6th Grade Math: What to Expect
- 7th Grade Math: What to Expect
- First Grade Math: What Happens
- 5th Grade Math: What Happens
- 4th Grade Math: What Happens
- 2nd Grade Math: What Happens
- 7th and 8th Grade Reading: What to Expect
It seems like yesterday you were counting pennies, leaves, and gold stars with your first grader. Now she's taking sixth grade math. It's a shock to lots of parents—and kids, too.
Here’s the good news: academic standards are designed to prepare children grade by grade and step by step. If your child has been working steadily through elementary school, sixth grade math will be just one more manageable step. In fact, studies show that when math is well taught, kids this age just love it—after all, it’s a way to discover sense and pattern in the world, and feel pretty darn smart in the process.
So what can you expect? Since states are allowed to choose their own standards under No Child Left Behind, there may be some variation. For specific details, remember to consult your state’s academic standards on the department of education website. It’s also wise to ask your school to show you its frameworks and texts, so that you can see exactly how the standards will be covered during the year.
In general, however, you can expect these themes in sixth grade math:
What should my child already know?
As a general rule, teachers hope that by the end of fifth grade students will have a very solid working knowledge of all four “operations”—addition, subtraction, multiplication, and division—along with fractions, simple percentages, decimals, and basic graphing. At a minimum, they should also know about basic formulas for perimeter, area, and geometrical shapes.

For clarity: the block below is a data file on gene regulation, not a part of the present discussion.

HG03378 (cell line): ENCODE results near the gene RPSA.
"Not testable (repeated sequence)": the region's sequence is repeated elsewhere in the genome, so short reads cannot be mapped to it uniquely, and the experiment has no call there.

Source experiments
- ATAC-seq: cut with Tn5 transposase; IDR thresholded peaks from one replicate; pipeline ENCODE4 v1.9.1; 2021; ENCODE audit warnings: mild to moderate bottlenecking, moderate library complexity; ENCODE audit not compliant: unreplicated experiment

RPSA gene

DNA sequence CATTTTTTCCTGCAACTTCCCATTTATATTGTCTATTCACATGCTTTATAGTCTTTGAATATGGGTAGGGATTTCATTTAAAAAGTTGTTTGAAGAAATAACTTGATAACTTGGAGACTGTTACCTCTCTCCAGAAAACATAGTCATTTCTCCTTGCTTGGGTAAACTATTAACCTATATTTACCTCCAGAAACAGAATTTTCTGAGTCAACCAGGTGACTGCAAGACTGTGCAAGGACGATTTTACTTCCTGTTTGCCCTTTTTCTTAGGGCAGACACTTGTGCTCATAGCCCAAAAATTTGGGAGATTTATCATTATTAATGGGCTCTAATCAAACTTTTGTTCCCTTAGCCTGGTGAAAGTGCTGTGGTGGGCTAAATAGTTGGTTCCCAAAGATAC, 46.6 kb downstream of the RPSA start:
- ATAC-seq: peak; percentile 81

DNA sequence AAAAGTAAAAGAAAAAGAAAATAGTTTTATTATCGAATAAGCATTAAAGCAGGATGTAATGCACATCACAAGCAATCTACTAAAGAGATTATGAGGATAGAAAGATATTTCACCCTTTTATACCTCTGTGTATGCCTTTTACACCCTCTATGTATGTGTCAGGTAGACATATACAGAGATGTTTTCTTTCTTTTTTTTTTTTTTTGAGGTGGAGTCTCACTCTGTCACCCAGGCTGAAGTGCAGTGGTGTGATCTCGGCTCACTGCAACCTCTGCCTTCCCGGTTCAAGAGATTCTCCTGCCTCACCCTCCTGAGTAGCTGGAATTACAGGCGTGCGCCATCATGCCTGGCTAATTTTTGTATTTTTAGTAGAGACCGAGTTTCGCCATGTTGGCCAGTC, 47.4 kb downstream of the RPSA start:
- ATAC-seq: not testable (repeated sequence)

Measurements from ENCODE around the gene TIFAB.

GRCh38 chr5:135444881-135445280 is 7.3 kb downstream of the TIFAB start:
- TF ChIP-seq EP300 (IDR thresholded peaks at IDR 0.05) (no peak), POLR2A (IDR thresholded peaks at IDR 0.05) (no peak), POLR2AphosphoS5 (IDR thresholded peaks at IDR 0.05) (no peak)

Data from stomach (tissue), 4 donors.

What should my child learn in this grade?
Number Sense: This builds directly on the basic skills of elementary school—addition, subtraction, multiplication, division, fractions, and decimals—but now more complex. Talk about these computations with your child: How does a fraction translate into decimals? Why do we call multiplication and division “inverse operations”? This is also the time when many teachers start to introduce negative numbers, which can be tricky. You can help with real-life situations, like “Yes, you can borrow $10 from me to afford that toy, but that means your account will go down to negative $10.”
Algebra: Once upon a time, this topic was covered in ninth grade. Nowadays, more and more states are urging schools to teach beginning algebra to all eighth graders to leave more time in high school for advanced topics. So don’t be shocked: in sixth grade, many schools now teach kids basic ideas of algebra. Try talking with your child in real life terms. For example, “We have a five mile trip to the store for those cool shoes you want. We’ll travel about fifteen miles an hour. How fast will we get there?” Your child’s mind may be on shoes, but the thinking process is algebraic.
Geometry: Angles, quadrilaterals, volume? Bring it on. Don’t be surprised to see your sixth grader finding the area of a three-dimensional shape. For many kids, geometrical thinking is a highlight of middle school math. This part of the curriculum easily lends itself to hands-on exploration, and ties beautifully with art as well.
Statistics and Probability: At this stage, kids will see simple problems in coin tossing, die rolling, etc... Sports nuts will be truly delighted by natural ties to professional ballgames.
Reasoning, Problem solving, and Connections: For math teachers, these are really the highest goals of mathematics education. Is it important to get the “right” answer to a problem? Sure. But, say math teachers, it’s even more crucial to know that you can think your way to that answer—sometimes two or three different ways—again and again.
Sound challenging? Math teachers hope so…but they also work hard to make it achievable, too. The world around us is packed with math, whether it’s figuring tax, making budgets, determining spending. This is a perfect time for your young citizen to put these lessons together. With your steady support, you may be amazed by what your child is ready to take on.